• Large male brown bear at Brooks Falls

    Katmai

    National Park & Preserve Alaska

Top Six Reasons Brooks Camp is an Archeological Gem

Mapping archeological sites along the Brooks River presents unique challenges.
An archeologists keeps an eye on the wildlife as
he maps a site along the Brooks River.
 

1. National Recognition
The Brooks River area is both a National Historic Landmark and a National Register of Historic Places Archeological District. There are only five places in the whole state of Alaska that bear both these designations. Brooks is recognized as one of the top five most important places in the state for learning about prehistory.

2. Abundance
There are more than 900 house depressions in the NHL, making it one of the most densely concentrated archeological areas in North America.

3. A Chance to Solve a Mystery
The Brooks River sites together have the highest density of Arctic Small Tool tradition sites. The tradition, which dates from about 3,800 to 3,000 years ago, is still mysterious and is present at very few places in Alaska.

4. The Complete Record
Four other archeological traditions are represented in the NHL, which provides a nearly unparalleled opportunity to study culture change and population movement in Alaska.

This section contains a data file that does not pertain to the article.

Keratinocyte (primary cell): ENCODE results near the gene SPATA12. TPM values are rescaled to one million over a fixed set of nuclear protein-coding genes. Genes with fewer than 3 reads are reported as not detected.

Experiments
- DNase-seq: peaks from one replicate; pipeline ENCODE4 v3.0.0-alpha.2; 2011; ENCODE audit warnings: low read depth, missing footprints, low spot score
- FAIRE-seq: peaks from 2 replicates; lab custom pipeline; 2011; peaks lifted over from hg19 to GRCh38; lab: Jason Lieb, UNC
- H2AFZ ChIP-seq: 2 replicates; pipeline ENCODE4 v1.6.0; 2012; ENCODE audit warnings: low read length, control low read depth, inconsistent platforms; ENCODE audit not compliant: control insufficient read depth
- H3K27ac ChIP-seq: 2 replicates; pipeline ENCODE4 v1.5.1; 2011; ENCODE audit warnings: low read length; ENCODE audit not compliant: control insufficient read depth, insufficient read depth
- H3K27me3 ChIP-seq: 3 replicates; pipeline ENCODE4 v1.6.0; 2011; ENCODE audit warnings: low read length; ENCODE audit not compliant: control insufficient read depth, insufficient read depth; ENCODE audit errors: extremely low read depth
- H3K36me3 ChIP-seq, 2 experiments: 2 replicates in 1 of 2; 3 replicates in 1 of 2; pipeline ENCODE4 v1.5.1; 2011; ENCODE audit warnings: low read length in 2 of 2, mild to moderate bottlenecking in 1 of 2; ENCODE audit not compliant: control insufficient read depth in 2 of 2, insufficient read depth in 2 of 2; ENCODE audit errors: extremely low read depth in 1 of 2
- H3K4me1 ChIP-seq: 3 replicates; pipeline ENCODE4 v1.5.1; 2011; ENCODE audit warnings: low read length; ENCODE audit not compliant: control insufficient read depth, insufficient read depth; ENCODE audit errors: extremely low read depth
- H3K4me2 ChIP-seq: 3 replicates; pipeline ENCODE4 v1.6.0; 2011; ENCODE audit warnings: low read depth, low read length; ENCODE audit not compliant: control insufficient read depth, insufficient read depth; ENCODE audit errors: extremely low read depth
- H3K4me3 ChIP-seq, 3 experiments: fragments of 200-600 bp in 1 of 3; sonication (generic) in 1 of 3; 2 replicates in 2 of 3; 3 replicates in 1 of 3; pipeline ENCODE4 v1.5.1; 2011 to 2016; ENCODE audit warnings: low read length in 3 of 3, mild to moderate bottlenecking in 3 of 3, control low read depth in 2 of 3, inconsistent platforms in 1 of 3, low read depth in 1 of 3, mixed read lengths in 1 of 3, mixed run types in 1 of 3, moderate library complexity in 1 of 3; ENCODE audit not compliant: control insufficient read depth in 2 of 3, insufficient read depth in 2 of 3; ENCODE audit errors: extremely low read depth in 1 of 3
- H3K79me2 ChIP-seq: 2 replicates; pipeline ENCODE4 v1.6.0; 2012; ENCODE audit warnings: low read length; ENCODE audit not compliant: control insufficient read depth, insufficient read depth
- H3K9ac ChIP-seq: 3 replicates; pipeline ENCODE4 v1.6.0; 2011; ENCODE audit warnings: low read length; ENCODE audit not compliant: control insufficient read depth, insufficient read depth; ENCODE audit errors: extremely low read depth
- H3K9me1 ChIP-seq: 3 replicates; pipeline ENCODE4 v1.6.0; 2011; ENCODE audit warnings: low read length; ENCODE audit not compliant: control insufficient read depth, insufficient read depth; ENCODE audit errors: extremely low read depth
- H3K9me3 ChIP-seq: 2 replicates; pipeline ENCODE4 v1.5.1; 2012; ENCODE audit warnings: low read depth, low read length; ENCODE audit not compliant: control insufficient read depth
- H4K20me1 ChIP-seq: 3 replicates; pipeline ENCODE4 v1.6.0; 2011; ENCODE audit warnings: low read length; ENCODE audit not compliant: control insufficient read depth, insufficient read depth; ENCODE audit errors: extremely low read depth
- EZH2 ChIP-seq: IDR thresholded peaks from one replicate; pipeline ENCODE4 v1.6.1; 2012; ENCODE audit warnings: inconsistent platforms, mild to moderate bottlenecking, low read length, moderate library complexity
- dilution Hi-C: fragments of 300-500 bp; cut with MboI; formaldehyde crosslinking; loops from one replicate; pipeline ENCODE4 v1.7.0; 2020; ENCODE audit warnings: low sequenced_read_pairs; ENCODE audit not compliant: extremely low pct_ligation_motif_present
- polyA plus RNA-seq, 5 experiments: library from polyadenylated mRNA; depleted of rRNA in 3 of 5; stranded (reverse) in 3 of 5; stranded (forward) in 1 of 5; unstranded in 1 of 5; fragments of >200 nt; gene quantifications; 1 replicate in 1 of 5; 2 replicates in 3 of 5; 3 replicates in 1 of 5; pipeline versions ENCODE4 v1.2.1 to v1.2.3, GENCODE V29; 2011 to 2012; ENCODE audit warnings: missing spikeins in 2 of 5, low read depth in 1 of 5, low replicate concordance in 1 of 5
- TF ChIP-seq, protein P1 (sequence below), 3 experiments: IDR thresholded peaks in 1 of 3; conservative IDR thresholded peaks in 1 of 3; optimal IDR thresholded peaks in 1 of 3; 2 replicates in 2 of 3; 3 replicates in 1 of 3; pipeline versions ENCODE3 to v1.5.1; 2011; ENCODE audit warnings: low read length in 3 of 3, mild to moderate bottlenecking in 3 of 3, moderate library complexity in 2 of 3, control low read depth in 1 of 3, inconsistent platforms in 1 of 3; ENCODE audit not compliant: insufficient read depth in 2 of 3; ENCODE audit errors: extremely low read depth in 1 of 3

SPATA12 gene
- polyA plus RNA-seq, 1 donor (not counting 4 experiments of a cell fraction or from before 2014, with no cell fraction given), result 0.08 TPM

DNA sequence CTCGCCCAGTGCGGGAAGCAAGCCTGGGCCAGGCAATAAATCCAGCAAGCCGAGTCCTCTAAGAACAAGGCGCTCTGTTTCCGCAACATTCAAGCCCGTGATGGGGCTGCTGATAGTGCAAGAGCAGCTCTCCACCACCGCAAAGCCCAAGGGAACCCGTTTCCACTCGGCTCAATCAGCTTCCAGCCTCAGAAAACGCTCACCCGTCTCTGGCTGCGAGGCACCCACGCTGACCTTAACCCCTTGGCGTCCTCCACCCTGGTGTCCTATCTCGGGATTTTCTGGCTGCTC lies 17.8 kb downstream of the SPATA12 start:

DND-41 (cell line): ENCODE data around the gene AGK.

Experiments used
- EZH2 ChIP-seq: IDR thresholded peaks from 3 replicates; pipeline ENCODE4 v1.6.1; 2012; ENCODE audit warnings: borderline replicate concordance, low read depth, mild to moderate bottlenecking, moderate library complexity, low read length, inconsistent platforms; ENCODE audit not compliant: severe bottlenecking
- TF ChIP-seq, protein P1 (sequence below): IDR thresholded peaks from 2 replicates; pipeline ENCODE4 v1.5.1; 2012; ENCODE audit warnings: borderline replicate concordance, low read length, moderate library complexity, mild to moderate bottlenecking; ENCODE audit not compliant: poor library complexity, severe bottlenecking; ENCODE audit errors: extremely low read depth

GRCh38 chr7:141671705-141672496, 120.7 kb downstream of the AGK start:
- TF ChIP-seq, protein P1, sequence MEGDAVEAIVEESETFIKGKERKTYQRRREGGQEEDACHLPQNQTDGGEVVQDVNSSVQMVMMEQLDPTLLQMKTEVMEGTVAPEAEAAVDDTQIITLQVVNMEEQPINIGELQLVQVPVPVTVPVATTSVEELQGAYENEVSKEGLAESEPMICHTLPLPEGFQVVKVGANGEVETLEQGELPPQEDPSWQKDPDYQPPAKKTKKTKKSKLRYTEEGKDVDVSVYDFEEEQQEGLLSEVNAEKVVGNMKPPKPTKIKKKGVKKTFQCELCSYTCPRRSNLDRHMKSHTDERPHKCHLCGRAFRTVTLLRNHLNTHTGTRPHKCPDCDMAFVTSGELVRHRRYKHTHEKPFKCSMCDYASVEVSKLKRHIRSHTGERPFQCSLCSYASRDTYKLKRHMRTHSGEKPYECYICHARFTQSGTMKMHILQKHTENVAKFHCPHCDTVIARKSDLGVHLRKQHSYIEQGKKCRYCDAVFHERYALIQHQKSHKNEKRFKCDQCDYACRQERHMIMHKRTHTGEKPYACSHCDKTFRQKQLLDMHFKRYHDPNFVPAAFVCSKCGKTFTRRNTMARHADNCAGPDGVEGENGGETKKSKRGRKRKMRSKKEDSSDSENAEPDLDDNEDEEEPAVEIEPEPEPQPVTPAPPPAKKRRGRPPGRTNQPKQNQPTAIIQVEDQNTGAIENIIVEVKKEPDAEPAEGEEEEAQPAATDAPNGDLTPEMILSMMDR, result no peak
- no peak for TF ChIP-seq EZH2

5. People and Volcanoes
The 10,000-year record of volcanic ash falls (tephras) present in the Brooks area makes the archeological strata uniquely easy to separate. Organic matter from sites above and below ash fall layers also provides date ranges for important volcanic events that would otherwise be difficult to date.

6. An Enduring Connection
The Alutiiq people who are the descendents of those who lived at Brooks camp maintain strong ties to the area and are concerned about the archeological sites.

Did You Know?

Ash from this volcanic eruption fell 1500 miles away in Seattle

In 1912, explosions from the Novarupta-Katmai eruption were heard as far away as Juneau and Fairbanks. About 1500 miles away (2400 km) Seattle, WA was dusted by ash.